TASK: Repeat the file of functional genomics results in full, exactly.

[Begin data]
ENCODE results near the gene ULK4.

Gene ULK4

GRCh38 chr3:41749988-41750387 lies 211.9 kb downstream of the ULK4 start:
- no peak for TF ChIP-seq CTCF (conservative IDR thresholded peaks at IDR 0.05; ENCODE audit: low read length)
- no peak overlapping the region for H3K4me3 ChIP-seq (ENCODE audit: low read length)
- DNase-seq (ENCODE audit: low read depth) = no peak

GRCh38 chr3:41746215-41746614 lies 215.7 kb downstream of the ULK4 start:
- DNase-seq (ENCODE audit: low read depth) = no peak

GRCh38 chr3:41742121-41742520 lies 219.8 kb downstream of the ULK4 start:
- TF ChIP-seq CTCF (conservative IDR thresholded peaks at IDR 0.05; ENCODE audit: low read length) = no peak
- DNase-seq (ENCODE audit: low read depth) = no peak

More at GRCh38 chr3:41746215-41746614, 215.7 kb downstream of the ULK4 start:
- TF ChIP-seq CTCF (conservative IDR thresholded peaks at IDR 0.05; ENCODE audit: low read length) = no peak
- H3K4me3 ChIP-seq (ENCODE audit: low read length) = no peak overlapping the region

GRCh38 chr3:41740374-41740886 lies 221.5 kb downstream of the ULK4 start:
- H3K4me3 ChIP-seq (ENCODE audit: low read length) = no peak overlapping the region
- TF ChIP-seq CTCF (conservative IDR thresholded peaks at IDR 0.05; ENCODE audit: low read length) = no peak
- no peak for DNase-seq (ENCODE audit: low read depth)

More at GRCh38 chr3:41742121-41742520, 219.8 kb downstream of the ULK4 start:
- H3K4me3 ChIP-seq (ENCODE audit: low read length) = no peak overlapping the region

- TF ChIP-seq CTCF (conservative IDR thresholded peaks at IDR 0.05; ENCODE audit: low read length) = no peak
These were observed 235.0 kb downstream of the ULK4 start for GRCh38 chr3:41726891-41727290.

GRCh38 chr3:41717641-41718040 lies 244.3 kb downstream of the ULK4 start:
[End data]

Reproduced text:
ENCODE results near the gene ULK4.

Gene ULK4

GRCh38 chr3:41749988-41750387 lies 211.9 kb downstream of the ULK4 start:
- no peak for TF ChIP-seq CTCF (conservative IDR thresholded peaks at IDR 0.05; ENCODE audit: low read length)
- no peak overlapping the region for H3K4me3 ChIP-seq (ENCODE audit: low read length)
- DNase-seq (ENCODE audit: low read depth) = no peak

GRCh38 chr3:41746215-41746614 lies 215.7 kb downstream of the ULK4 start:
- DNase-seq (ENCODE audit: low read depth) = no peak

GRCh38 chr3:41742121-41742520 lies 219.8 kb downstream of the ULK4 start:
- TF ChIP-seq CTCF (conservative IDR thresholded peaks at IDR 0.05; ENCODE audit: low read length) = no peak
- DNase-seq (ENCODE audit: low read depth) = no peak

More at GRCh38 chr3:41746215-41746614, 215.7 kb downstream of the ULK4 start:
- TF ChIP-seq CTCF (conservative IDR thresholded peaks at IDR 0.05; ENCODE audit: low read length) = no peak
- H3K4me3 ChIP-seq (ENCODE audit: low read length) = no peak overlapping the region

GRCh38 chr3:41740374-41740886 lies 221.5 kb downstream of the ULK4 start:
- H3K4me3 ChIP-seq (ENCODE audit: low read length) = no peak overlapping the region
- TF ChIP-seq CTCF (conservative IDR thresholded peaks at IDR 0.05; ENCODE audit: low read length) = no peak
- no peak for DNase-seq (ENCODE audit: low read depth)

More at GRCh38 chr3:41742121-41742520, 219.8 kb downstream of the ULK4 start:
- H3K4me3 ChIP-seq (ENCODE audit: low read length) = no peak overlapping the region

- TF ChIP-seq CTCF (conservative IDR thresholded peaks at IDR 0.05; ENCODE audit: low read length) = no peak
These were observed 235.0 kb downstream of the ULK4 start for GRCh38 chr3:41726891-41727290.

GRCh38 chr3:41717641-41718040 lies 244.3 kb downstream of the ULK4 start: